In the case of the religiously traditional Zionists, Rav Kook was more subtle. He hardly ever challenged them, yet one can discern from his writings (and from Mirsky’s insights about him) that he realized that even though adherence to Jewish law is a necessary condition of authentic Jewish existence (both individual and collective), a much deeper physical and spiritual regeneration of the Jewish people was required as its sufficient condition. What was needed, then, was a political-spiritual revolution, not a modern theocracy beholden to secular power. That is, Zionism must spark a true religious revolution with secular effects but without ­secular causation.

The tragedy of Rav Kook’s career, especially in the office of Chief Rabbi, was that he failed to convince any of these five groups to support his public efforts in any real way. To the secularists, he was still much too religious. Indeed, they knew full well his scorn for secular nationalism, of which their Zionism was meant to be the Jewish version. The anti-Zionist traditionalists, conversely, found him too accommodating to essentially anti-religious Zionists; he was their naive dupe, as it were. To the liberals, he was a hopeless remnant of a basically medieval Jewish way of life with its inherently unjust inequalities. (Along these lines, Mirsky shows, for example, how antiquated and anti-modern were Rav Kook’s views on the role of women in matters both of religion and politics.) As for the religious Zionists, though they were publicly respectful of him, Rav Kook was too much a messianic mystic, a diversion from their efforts to become a political party in a secular society.

Nevertheless, the effects of Rav Kook’s theology are very much at work in Israel today, where religion and politics are often two sides of the same coin. Here Mirsky very adroitly shows two divergent paths that have emerged from Rav Kook’s Zionist thought. And he also tips his hand as to which path he thinks should be taken and which one should not.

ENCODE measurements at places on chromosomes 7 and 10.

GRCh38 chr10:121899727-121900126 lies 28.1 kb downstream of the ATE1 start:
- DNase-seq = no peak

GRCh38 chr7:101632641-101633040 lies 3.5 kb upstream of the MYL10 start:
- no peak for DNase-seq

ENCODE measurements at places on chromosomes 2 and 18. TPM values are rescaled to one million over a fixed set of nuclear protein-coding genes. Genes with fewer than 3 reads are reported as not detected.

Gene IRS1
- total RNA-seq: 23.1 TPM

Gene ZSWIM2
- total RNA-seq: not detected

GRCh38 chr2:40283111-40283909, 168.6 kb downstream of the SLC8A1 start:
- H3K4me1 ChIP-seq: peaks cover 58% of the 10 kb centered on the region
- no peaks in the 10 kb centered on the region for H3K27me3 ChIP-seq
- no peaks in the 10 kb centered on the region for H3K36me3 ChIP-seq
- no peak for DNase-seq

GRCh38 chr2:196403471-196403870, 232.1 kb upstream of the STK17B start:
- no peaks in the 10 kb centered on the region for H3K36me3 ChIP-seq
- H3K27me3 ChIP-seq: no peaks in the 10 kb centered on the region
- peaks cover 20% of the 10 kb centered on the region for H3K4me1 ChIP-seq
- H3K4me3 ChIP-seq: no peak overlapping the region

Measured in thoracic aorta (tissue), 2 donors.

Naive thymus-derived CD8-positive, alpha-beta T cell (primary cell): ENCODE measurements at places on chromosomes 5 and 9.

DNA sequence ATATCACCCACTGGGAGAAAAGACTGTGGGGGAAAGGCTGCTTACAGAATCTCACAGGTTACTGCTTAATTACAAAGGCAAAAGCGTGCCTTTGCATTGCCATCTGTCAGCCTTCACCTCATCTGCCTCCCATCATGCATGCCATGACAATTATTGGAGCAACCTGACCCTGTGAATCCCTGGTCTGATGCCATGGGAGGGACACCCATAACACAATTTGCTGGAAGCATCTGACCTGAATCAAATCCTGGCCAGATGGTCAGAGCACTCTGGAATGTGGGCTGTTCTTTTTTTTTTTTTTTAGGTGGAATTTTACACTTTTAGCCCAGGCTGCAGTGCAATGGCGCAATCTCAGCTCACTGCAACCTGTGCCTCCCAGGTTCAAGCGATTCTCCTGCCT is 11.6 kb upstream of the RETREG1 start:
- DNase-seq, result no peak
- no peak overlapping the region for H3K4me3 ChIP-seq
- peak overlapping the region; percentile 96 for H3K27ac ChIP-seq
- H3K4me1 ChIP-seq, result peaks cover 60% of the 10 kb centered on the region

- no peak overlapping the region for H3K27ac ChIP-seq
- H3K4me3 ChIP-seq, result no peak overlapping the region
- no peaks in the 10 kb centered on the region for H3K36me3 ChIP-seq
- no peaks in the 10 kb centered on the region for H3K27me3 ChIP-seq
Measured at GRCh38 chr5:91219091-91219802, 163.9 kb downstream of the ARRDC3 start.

Rav Kook’s two most important disciples were Rabbi David Cohen (1887–1972), known as “the Nazir” (because of the lifelong Nazarite vow he took), and Rav Kook’s own son, Rabbi Zvi Yehudah Kook (1891–1982). The two took decidedly different theo-political paths. The Nazir, in Mirsky’s words, “presented Rav Kook’s teaching as a universal philosophy.” Zvi Yehudah Kook, conversely, “tended to emphasize the more obviously nationalistic dimensions.” (For Mirsky, this type of nationalism inevitably leads to chauvinism and xenophobia.) Moreover, though the Nazir might well have been the deeper thinker and a much more complex spiritual personality, Zvi Yehudah Kook, having far greater political skill than his father, succeeded in attracting a much larger and more powerful following.

This success was especially apparent after Israel’s seemingly supernatural victory in the 1967 Six-Day War, which was taken as a validation of Zvi Yehudah’s simplistic version of his father’s more complex eschatology. In fact, Zvi Yehudah is still looked upon as the godfather of the West Bank settler movement, which wields enormous political power in Israel today. Mirsky bemoans this, pointing out that “the universalistic elements of Rav Kook’s teachings are ignored . . . by increasing numbers of religious nationalists, who read him largely through the dogmatic lenses ground by Zvi Yehudah.”

Mirsky’s book can be seen as a reasonable rejection of the excesses of Zvi Yehudah Kook’s nationalistic theology. He does this by showing that, although there are precedents for his son’s theo-politics in Rav Kook’s own teachings, Rav Kook himself was “perhaps saved from his own excesses precisely by his contradictions.”

And it is with that tempting observation, and others, that Mirsky leaves readers like me wanting to hear more from him—about, for instance, the more universalistic of Rav Kook’s teachings, grounded as they are in the richness of his Jewish particularity. The Jews of Israel, along with all of us, have much to learn from a religious Zionism that has a strong and deep theological foundation, and that avoids the two extremes of Israeli political discourse today—both left and right. What Israel requires is a Zionism that differs from that of the almost exclusively secular left, who would convert the State of Israel into little more than a contemporary European-style nation-state with no real connection to its historic religious roots. And that differs from the Zionism of the right, which would convert the State of Israel into an Islamic-style theocracy.

David Novak holds the J. Richard and Dorothy Shiff Chair of Jewish Studies at the University of Toronto.